My brother is getting married. It’s been a long ‘search’ for a bride for him, with several anxious days, and heated arguments as he rejected (I use the term ‘rejected’ very loosely here; certainly not meant to be sounding disrespectful or hurtful) one woman after another, for reasons that I could never understand. I started joking with him, if I were in his shoes, I would’ve agreed to marry atleast 50% of those women. I really found quite a few of them very pretty, and a good match for my tall and good looking brother.

But it just had to be. He had to reject all those women, till he met Priya. A one hour meeting and they both were agreeable to getting married. Over the last few weeks they have fallen in love with each other. What seemed like a gloomy situation (his not finding an woman fit enough to get married to) suddenly turned into frenzy preparing for marriage in a couple of months.

I’m sure they can both find things in each other which would make them candidates for rejection. But there is something more to a meeting of the hearts than may appear on face value. This is the essence of this article, which I’m hoping to give to Anuj and Priya, as a small gift, based on my experiences and the re-learning about life I’ve done over the years.

While this was originally thought of as a piece I would write for Anuj and Priya, it certainly would have relevance for all my readers. What I have to say below is something I am still struggling with – and still fail, even after 7 years of marriage and about similar time of courting my wife Anamika. I have learnt most of these by making mistakes over these years (in my marriage, as well as at work – same principles apply at work as well), and believe these to be true for me. Just as my brother is mature enough to understand these truths, you all may as well – however, as I wrote it, I was inspired to share this. Perhaps, these may resonate with you, and help in some ways.

We’re spiritual beings

We’re spiritual beings come together to help each other grow in our never ending/eternal spiritual journeys. There is something that needs to be worked upon or completed between two people coming together which is what brings you here together, once again.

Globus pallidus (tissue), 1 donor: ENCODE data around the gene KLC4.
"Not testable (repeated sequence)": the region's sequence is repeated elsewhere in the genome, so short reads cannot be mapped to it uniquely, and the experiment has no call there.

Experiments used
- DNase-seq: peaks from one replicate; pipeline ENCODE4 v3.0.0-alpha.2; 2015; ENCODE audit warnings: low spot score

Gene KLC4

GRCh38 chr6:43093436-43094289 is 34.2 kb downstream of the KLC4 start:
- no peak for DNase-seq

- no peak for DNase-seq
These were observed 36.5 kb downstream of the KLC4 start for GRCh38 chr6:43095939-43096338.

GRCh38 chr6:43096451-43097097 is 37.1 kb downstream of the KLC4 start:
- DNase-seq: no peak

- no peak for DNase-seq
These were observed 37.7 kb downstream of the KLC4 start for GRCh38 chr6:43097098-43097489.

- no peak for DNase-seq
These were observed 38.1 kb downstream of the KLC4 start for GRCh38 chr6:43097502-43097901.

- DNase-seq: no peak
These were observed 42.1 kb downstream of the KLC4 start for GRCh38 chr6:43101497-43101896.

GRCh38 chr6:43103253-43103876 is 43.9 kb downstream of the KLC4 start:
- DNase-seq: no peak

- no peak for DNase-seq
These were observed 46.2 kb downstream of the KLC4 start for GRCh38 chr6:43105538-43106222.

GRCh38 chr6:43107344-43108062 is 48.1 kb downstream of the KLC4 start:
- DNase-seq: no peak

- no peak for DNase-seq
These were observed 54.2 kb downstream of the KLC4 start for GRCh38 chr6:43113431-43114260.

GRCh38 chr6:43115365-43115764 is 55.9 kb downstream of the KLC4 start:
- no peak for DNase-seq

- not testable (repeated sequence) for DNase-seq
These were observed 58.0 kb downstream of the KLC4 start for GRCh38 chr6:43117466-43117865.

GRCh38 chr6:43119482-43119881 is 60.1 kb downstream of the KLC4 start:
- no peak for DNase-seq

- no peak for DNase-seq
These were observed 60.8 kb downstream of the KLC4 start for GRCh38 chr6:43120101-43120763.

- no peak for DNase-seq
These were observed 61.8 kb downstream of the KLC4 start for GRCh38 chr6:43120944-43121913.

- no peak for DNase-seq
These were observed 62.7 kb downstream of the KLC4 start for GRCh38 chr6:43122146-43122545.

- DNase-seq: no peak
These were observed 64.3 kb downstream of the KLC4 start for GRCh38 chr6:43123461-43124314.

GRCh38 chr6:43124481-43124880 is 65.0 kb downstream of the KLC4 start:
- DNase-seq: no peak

There is enough evidence now. Dr. Brian Weiss’s books on rebirth starting with “Many Lives, Many Masters” documents the story of her patient Catherine, who was able to break through her tremendous fears and mental trauma, accidentally, in a hypno-therapy session that Dr. Weiss was conducting.

Dr. Weiss went on to work with several hundred patients and discovered two patients of his, unaware that they had been lovers several times before in past lives, and came together again. He wrote another book on the same subject of reincarnation, this time titled – “Only Love is Real”.

Living life with this consciousness makes the journey more pleasant and intentional. It ‘works’ better. So whether you believe there is truth in what Dr. Weiss says or no, we all need to keep things that ‘work’ for us.

Romanticism is not love

You and Priya will ‘fall out of love’ – for sure.

This is because you would have, as is the case with everyone – yes, almost “everyone” –  mixed ‘romanticism’ with ‘love’. Dr. Scott M Peck in his book, “Road Less Travelled” talks at length about how people suffer when their romantic notions are not responded to by their partners. All of us, he says, form romantic impressions about love and life, which do not last long. And then problems in relationships and marriages start.